RBI has less stringent norms on systemically important banks: Moody'sNew Delhi: Describing RBI's decision to designate only two lenders SBI and ICICI as systemically important as 'credit negative' for the banking industry, Moody's today said the Reserve Bank appears to have followed less stringent
New Delhi: Describing RBI's decision to designate only two lenders SBI and ICICI as systemically important as 'credit negative' for the banking industry, Moody's today said the Reserve Bank appears to have followed less stringent norms than other nations.
"RBI's implementation of its domestic systemically important banks (D-SIBs) framework appears less stringent than that of other jurisdictions, which appears to be related to the capital stress that banks in India are currently experiencing," Moody's Investor Service said in a statement.
RBI has recently identified the state-owned SBI and private lender ICICI Bank as D-SIBs and subjected them to higher levels of supervision to prevent disruption to financial services in the event of any failure.
"While RBI's decision to designate SBI and ICICI Bank as D-SIBs was on the expected lines, the fact that just two banks received the designation, instead of the four to six that the RBI had indicated in 2014 while announcing its D-SIB framework, is credit negative for India's banks," Moody's said.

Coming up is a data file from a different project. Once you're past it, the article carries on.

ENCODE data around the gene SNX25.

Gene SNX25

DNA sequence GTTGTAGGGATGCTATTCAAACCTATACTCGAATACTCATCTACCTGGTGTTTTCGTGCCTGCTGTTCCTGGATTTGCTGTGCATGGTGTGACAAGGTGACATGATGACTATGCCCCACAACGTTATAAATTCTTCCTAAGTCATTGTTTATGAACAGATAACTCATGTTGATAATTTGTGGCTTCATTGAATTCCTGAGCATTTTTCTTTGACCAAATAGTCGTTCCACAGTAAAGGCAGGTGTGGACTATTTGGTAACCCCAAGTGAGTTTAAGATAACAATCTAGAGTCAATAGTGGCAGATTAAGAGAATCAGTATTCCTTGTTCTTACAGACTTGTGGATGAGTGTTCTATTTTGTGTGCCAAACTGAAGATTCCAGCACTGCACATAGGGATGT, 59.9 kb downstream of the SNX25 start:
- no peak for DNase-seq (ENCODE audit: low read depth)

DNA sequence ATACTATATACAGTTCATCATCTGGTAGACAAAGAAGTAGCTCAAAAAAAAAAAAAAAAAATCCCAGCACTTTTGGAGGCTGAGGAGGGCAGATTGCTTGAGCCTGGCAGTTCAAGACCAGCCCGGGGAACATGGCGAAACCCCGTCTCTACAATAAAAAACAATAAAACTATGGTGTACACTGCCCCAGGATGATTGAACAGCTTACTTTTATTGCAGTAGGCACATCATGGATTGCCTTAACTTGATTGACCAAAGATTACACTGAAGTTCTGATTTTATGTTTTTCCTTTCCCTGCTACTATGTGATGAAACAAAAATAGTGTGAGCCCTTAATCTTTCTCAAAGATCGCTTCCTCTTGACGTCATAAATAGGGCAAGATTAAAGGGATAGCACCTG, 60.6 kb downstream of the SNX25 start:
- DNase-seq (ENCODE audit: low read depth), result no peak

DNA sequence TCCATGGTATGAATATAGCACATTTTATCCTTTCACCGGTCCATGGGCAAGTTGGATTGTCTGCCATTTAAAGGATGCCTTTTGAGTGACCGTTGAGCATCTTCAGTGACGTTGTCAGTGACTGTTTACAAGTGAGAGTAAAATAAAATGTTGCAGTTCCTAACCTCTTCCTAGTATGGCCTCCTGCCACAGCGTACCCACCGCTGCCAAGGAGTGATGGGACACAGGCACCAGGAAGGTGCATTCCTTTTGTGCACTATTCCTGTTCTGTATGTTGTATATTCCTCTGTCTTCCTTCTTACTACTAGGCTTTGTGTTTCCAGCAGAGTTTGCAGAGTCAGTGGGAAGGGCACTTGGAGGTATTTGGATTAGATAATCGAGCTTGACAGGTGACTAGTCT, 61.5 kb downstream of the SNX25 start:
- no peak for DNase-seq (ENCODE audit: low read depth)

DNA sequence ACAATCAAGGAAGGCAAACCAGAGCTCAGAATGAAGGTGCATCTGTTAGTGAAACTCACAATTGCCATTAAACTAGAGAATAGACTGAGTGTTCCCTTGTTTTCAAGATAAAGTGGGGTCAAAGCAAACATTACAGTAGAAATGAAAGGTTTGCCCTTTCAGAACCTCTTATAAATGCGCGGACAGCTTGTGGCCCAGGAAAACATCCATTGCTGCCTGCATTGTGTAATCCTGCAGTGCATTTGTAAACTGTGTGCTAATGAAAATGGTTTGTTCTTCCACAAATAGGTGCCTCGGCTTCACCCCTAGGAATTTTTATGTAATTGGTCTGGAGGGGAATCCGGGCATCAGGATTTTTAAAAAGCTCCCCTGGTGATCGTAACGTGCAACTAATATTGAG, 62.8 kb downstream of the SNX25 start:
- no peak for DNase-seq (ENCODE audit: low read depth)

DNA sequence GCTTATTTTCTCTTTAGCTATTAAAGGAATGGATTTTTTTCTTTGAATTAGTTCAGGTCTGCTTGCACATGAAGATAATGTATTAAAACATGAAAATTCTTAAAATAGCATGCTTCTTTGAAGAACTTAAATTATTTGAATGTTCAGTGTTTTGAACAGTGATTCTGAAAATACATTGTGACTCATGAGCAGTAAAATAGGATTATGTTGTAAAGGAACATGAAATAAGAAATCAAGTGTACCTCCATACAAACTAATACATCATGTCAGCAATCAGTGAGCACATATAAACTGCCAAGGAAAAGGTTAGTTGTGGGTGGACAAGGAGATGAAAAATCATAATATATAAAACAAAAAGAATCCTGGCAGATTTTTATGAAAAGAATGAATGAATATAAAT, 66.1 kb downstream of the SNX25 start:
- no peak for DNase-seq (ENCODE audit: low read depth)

With the D-SIB designation, SBI must maintain additional common equity as a percentage of risk-weighted assets of 0.6 per cent above the minimum required for other banks while ICICI Bank will need an additional 0.2 per cent, it said.
The additional requirements differ because RBI classifies SBI and ICICI Bank into different "buckets" of systemic importance, it said, adding that the framework will start off from April 1, 2016 and become fully effective April 1, 2019.
"We expect ICICI Bank to have no difficulty in meeting the additional capital requirement imposed by the D-SIB framework, given that it has kept its common equity tier 1 level above 12 per cent since 2014," it added.
It said that SBI will face more of a challenge in meeting the higher capital requirements.
"As such, although the bank can meet the transitional D-SIB capital surcharge, we expect it to rely on a combination of government capital injection and external capital raisings to meet the additional capital requirements when fully phased in," it said.